1

I am looking for a word to describe the "doing" of a new mission.

In context, I would like to say something like (or hear as an announcement in the news):

The Bohemian Space Agency has just ____ a new satellite mission to planet X.

Here the missing word should be related to mission, and not to satellite.

I have some ideas of my own, but I don't want to be suggestive, or write the answer into the body of the question.

5
  • Not really clear to me what type of "doing" you want. Is "started" or "commenced" appropriate?
    – TrevorD
    May 7, 2016 at 14:53
  • "Started" would be one of my own choices, yes. It is an event which just hit the news, so yes, one might say that. Although, for some reason, it doesn't feel like the right choice. You might want to propose "commenced" as an answer.
    – Matsmath
    May 7, 2016 at 14:55
  • 2
    You can answer your own question and also provide suggestions as it gives us some insight into what you've been thinking and what you have researched so far.
    – vickyace
    May 7, 2016 at 14:59
  • embarked on????
    – Phil Sweet
    May 7, 2016 at 16:02
  • 'Mission' is used, albeit rarely, as a verb: The Bohemian Space Agency has just missioned a new satellite to planet X.
    – JEL
    May 7, 2016 at 20:53

3 Answers 3

1

Try carry out or carrying out (if still in action or the mission hasn't finished)

to bring to a successful issue  (carried out the satellite mission)

to put into execution 

to continue to an end or stopping point

Also see get off the ground - to start something, to begin something, to make a beginning, to succeed or begin to succeed, start or cause to start happening or functioning (usually successfully)

I have mentioned all the possible meanings from several sites. The sentence "got the satellite mission off the ground, " unintentionally, both as a metaphor and actual event, means to star or begin.

2
  • Well, I could agree with you that my wording wasn't crystal clear, but these words are used once you [are] done [with] something. "Doing" a satellite mission could take a long time...
    – Matsmath
    May 7, 2016 at 14:58
  • @Matsmath you can use "carrying out, " which says that the action isn't finished.
    – vickyace
    May 7, 2016 at 15:01
1

@Matsmath's comment is right on. It probably depends on what phase of the mission the sentence relates to. First, the BSA will have announced the mission, then that they had launched it (or perhaps postponed or delayed it due to unforeseen glitches), then to @vickyace's carried out or completed their mission (although it would no longer be new by that time). As we know from the news, these missions can take many years.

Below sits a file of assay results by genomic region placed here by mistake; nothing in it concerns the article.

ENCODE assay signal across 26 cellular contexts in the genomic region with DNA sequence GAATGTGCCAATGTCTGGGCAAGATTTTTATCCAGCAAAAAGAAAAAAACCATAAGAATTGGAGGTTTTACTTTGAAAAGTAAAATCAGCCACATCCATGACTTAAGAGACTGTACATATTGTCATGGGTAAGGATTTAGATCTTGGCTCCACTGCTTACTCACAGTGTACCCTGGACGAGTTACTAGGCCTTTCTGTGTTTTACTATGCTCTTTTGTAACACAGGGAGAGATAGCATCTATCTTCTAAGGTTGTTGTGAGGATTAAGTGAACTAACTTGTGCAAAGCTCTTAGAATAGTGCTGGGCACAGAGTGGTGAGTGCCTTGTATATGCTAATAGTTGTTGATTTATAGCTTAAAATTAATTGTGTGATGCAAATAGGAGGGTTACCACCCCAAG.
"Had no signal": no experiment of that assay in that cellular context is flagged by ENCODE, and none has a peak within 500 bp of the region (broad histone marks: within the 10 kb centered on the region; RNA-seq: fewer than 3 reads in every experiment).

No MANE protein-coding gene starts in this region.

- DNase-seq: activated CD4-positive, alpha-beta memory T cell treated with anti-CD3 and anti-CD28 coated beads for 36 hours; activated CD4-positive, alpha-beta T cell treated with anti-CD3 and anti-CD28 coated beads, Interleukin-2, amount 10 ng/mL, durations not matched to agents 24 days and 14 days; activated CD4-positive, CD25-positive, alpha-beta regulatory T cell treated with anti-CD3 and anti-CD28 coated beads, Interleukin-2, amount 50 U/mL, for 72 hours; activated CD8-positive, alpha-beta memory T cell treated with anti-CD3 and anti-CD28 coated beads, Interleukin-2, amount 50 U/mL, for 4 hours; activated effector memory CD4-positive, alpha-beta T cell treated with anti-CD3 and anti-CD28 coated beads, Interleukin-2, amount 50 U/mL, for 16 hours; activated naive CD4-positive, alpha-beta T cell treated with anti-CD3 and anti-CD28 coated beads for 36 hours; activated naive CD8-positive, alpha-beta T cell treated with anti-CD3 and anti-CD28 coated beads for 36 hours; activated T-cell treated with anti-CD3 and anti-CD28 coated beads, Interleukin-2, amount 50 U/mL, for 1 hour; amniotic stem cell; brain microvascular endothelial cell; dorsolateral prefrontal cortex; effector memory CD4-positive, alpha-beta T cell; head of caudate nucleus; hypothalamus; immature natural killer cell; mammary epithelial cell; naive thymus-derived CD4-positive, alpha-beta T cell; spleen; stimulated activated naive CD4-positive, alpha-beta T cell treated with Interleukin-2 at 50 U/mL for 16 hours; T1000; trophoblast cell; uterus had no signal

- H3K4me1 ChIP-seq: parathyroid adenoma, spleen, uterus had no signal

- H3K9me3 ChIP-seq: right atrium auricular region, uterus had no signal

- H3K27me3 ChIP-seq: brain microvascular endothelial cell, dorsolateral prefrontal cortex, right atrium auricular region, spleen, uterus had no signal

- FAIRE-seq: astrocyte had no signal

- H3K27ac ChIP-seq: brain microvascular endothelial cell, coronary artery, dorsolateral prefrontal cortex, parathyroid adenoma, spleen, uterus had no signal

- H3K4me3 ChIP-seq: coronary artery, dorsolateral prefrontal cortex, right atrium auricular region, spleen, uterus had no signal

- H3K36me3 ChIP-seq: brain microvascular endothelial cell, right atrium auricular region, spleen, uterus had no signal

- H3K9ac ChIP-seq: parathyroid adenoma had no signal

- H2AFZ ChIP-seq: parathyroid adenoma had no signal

1
  • 1
    Refering to project initiation, BSA also planned the mission.
    – Graffito
    May 7, 2016 at 20:07
0

I tried:

started/began -- as proposed by TrevorD

launched -- this sounds (for me) just right, but you launch a satellite, not a mission.

5
  • 1
    Metaphorically, a mission is and can be launched.
    – vickyace
    May 7, 2016 at 15:03
  • Don't you think that using "launch" would sound like a childish word play? Something "catchy" you would rather use in the front page of a tabloid, but not in the national newspaper.
    – Matsmath
    May 7, 2016 at 15:05
  • Does "launching an operation" sound weird? It doesn't. Read, for example, en.wikipedia.org/wiki/War_in_Afghanistan_(2001–14), which has a line "The request was dismissed by the U.S. as a delaying tactic, and on 7 October 2001 it launched operation enduring freedom with the UK."
    – vickyace
    May 7, 2016 at 15:11
  • No, that's certainly not. But here I am launching something what actually can be launched :-). The downvoter care to elaborate on their problem?
    – Matsmath
    May 7, 2016 at 15:16
  • I believe that can be amusing, confusing, redundant or whatever but the point is that "satellite mission" is a compound noun and it ultimately depends on the speaker whether they want to portray it just as a launch or a mission.
    – vickyace
    May 7, 2016 at 15:26

Your Answer

By clicking “Post Your Answer”, you agree to our terms of service and acknowledge you have read our privacy policy.

Not the answer you're looking for? Browse other questions tagged or ask your own question.